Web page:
Acquired Characters and Original Traits Conflicting Elements.— From what has been said it will be apparent that acquired characters and original traits are conflicting’ elements, either one of which, from its intensity, may predominate in hereditary transmission.
The former is less certain to appear for a time in heredity, but eventually they may be looked for with as much certainty as the original traits. In many instances they supplant the former. Such was the case with the wild birds just referred to in which the absence of fear because of man’s presence was succeeded by great fear because of the same. From a practical point of view, therefore, the engrafting of acquired characters is without any limit.
The fact is not to be lost sight of, however, that the characters thus engrafted must be in harmony with the original constitution of the race. The dog is naturally teachable, hence, with the dog the engrafting of an acquired character is not usually difficult. Swine are not nearly so teachable by nature. Generations of careful training would doubtless improve them in this respect but would never make them so susceptible to training as the dog.
It is not difficult to modify physical characters in animals that were of primal bestowment, that in turn they become acquired characters. The strong tail head possessed by many of the old time Galloways is much less pronounced in the Galloways of today.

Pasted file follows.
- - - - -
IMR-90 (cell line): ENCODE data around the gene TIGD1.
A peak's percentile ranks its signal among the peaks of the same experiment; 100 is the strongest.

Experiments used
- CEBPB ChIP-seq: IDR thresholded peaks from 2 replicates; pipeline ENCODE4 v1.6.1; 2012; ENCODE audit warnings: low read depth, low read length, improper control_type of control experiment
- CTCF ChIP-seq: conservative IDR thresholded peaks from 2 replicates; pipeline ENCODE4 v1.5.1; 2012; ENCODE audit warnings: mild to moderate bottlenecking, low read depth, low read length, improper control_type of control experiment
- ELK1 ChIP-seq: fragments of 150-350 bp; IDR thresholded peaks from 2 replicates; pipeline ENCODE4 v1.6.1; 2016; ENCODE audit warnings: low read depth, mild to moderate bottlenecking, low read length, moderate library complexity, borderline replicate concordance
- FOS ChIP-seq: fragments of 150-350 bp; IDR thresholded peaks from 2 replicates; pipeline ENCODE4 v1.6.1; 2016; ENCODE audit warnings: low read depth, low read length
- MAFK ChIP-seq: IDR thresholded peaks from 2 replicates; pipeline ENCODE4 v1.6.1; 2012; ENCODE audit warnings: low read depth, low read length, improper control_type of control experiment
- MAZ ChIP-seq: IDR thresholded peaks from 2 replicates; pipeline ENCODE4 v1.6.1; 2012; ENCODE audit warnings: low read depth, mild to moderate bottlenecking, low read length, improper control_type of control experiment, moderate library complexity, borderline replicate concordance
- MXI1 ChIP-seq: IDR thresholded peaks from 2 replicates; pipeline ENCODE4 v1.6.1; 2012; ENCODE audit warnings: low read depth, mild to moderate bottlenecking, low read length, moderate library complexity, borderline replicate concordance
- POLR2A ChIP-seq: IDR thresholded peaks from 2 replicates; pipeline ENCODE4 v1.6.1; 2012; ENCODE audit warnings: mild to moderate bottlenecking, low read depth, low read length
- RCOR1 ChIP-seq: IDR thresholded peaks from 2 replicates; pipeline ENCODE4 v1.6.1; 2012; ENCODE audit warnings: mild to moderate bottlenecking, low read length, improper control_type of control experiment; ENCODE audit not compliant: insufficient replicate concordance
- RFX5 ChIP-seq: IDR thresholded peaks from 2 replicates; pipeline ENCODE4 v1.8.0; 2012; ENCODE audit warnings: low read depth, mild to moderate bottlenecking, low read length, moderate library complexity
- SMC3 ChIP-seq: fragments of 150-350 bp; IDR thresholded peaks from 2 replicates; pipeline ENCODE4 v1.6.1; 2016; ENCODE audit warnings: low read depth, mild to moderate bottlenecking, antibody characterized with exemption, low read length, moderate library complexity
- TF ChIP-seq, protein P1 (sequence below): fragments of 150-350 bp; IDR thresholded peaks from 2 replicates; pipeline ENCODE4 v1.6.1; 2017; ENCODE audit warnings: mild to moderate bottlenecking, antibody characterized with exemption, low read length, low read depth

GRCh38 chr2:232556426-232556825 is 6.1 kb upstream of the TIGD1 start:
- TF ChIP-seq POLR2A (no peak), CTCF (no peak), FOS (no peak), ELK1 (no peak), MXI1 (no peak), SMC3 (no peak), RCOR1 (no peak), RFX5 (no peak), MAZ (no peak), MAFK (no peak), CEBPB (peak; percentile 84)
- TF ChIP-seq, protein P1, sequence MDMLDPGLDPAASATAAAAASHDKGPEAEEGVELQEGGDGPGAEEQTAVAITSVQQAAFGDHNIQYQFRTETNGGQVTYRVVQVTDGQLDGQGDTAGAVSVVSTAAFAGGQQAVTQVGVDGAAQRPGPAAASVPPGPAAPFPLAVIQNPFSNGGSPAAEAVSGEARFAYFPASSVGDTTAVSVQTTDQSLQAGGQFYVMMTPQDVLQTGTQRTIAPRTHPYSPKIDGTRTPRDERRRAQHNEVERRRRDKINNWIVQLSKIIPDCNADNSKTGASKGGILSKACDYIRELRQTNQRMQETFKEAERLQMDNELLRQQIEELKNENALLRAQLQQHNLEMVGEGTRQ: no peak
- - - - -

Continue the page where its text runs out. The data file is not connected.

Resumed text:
The reduced size of the tail head has, therefore, become an acquired physical character of the breed. But it is difficult to eliminate an organ of primal bestowment, such as, for instance, the removal of horns or tail in domestic animals without the help of spontaneous variation.
During past centuries it has been customary with some, at least, of the English breeds of sheep, to remove the tail at an early age, except for from one to two inches nearest the root of the same, and yet when lambs of these breeds are born, the tails are as long as they ever were. The change would be made much more quickly by constantly selecting animals for breeding possessed of the shortest tails. It would, therefore, require many generations of breeding be- fore dehorning alone would produce hornless animals, if, indeed, that alone would ever produce such a result.